Two decades ago, few in the Pentagon viewed China and Russia as major threats to the U.S. military’s battlefield technological superiority.
A lot has changed since then.
Today, as the military tries to recover from more than a decade of constant war and planners struggle to prepare for contingencies amid unprecedented budget pressures, China and Russia — America’s long-time economic competitors and potential adversaries in a growing number of hotspots around the globe — are making significant investments in military modernization.
“The intelligence estimates when I left in 1994 were that China was not much of a problem for us but they possibly could be in 10 or 15 years, based on their economic rate of growth at that time,” Undersecretary of Defense for Acquisition, Technology and Logistics Frank Kendall said, testifying Wednesday at the House Armed Service Committee’s first hearing of the 114th Congress. “I became, I think it’s fair to say, alarmed as soon as I started seeing technical intelligence reports on China’s modernization programs. And I can say the same about Russia’s modernization programs.”
Among Kendall’s biggest concern is China’s and Russia’s focus on defeating specific technological capabilities that have provided the U.S. military with the ability to project power around the globe. Specifically, Kendall pointed to “a few high-value assets” that the U.S. relies upon to project power that could soon be vulnerable to Chinese or Russian electronic warfare or similar advanced capabilities.
“We start with space-based assets — satellites, which in relatively small numbers provide an important function for intelligence, targeting and communications,” Kendall said. Other elements are aircraft carriers and airfields, both of which are critical elements of an expeditionary military force, he said.
China has invested in modernization efforts “beyond what we have done … and it’s designed to threaten largely those high-value assets,” Kendall said. “I am very concerned about the increasing risk of loss of U.S. military technological superiority. We’re at risk and the situation is getting worse. The department is recognizing this [and] doing some things to try to address the problem.”
Kendall is not alone in his concerns. In November, Secretary of Defense Chuck Hagel launched the Defense Innovation Initiative to accelerate the pace of development of “game-changing” technologies.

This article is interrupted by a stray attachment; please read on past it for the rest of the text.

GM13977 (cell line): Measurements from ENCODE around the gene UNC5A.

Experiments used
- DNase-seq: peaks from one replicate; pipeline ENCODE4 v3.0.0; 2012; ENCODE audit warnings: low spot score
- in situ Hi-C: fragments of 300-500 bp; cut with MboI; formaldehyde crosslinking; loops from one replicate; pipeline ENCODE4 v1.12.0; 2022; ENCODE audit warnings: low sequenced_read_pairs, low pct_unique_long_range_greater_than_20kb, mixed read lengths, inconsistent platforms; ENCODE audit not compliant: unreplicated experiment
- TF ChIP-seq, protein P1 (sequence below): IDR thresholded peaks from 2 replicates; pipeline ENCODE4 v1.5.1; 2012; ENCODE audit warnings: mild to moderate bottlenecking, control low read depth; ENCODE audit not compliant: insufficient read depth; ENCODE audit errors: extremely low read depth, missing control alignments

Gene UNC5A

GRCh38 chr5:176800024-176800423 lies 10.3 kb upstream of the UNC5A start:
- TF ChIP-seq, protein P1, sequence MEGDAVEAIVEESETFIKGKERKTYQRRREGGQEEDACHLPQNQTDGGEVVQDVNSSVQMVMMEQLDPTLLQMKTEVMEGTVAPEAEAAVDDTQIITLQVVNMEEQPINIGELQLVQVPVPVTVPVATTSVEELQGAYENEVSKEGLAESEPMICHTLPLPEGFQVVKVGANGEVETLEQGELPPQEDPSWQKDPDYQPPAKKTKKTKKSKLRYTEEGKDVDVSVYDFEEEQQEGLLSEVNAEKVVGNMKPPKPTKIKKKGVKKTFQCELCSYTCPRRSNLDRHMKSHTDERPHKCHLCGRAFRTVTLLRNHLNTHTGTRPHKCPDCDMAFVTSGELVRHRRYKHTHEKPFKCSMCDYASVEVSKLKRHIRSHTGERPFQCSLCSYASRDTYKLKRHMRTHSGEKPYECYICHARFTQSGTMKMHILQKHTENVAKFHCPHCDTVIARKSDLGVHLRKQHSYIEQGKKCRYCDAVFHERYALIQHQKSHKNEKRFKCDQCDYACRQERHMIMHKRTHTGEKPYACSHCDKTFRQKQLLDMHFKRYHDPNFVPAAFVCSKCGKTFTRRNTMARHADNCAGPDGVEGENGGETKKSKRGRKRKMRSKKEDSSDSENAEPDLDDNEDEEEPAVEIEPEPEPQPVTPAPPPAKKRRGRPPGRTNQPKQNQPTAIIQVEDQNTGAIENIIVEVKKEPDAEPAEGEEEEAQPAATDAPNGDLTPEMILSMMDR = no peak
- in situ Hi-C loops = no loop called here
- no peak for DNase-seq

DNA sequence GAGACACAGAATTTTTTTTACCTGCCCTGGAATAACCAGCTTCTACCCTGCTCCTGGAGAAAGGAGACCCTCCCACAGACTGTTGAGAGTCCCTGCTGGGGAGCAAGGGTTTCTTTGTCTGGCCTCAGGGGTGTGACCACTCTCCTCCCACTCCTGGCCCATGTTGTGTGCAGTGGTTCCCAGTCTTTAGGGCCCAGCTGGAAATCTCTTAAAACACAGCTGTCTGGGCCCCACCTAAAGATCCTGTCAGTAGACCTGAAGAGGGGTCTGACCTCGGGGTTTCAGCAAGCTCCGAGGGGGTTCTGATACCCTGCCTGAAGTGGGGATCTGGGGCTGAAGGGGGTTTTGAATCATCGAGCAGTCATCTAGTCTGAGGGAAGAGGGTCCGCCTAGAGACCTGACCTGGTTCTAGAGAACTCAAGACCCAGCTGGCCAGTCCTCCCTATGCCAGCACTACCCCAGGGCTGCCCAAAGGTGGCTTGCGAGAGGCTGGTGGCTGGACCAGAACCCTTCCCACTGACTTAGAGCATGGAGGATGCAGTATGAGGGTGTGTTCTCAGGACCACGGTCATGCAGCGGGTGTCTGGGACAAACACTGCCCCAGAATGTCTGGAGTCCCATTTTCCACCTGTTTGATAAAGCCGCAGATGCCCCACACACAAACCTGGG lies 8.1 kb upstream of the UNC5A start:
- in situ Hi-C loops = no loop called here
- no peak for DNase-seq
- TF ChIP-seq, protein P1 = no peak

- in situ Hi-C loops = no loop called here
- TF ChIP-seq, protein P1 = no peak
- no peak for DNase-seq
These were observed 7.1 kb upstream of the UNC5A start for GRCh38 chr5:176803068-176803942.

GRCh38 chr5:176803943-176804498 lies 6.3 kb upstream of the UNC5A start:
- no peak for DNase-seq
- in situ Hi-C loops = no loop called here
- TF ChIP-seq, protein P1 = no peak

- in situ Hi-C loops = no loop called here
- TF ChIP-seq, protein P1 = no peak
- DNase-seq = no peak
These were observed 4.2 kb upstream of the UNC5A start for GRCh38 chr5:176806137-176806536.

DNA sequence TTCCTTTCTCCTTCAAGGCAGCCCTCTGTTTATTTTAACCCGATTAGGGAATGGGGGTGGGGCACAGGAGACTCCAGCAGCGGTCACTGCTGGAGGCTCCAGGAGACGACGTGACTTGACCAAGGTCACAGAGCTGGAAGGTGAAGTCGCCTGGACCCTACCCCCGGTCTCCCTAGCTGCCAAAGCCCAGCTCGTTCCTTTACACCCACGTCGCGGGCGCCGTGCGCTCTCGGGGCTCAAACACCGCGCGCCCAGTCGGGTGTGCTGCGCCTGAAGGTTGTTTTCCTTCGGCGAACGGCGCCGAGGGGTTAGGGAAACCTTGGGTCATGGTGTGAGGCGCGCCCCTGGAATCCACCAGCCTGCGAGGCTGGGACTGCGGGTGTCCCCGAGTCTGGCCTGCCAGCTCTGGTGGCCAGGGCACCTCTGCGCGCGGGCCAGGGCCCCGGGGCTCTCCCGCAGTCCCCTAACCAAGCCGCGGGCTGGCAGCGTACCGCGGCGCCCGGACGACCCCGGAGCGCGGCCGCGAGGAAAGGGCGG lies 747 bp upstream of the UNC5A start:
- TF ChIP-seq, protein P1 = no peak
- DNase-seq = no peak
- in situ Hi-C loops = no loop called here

On the technology front, the centerpiece of the new innovation initiative will be a so-called Long-Range Research and Development Planning Program that will help identify, develop and field breakthroughs in cutting-edge technologies and systems – especially from the fields of robotics, autonomous systems, miniaturization, big data and advanced manufacturing, including 3-D printing. The effort is expected to run into the next decade and beyond.
Kendall said there are specific “shortfalls” in the military’s electronic warfare programs that had been identified during a recent study by the Defense Science Board. Some of the recommendations by the board have been incorporated into the Pentagon’s budget proposal, while others require additional research and development, he said. “It’s an area that’s getting a lot of attention right now. Electronic warfare is a fundamental concern,” said Kendall.
Satellite communications remain a critical power projection capability for the Pentagon, and Kendall said planners are very concerned about the survivability of those systems given the work being done by China and Russia to develop capabilities to degrade or destroy that architecture. Rep. Jim Bridenstine, R-Okla., pushed Kendall on whether the Pentagon was considering options for using commercial space capabilities that can provide 20 times more bandwidth.
“I think the short answer is yes,” Kendall said. “We’re looking at a wide range of alternatives. We have to have satellite systems that provide communications that are secure against jamming, secure against cyber attack and provide encrypted communications. We have leveraged commercial satellites to some degree, but we are looking now at our architectures,” he said.
“One of the things we do have to look at,” Kendall said, “is whether we can effectively disaggregate by reliance on commercial systems.”
Air Force Lt. General Mark Ramsay, the director of force structure, resources and assessment for the Joint Staff, said all options for commercial satellite communications services are on the table. But while there are military satellites that do not provide nearly the same amount of bandwidth that commercial satellites do, there are questions about the ability of commercial providers to meet the Pentagon’s security, reliability and availability requirements.
“We really are very much wedded to the commercial backbone,” Ramsay said, “and I just see that increasing over time. But it’s finding that right balance.”
Watch the full hearing here.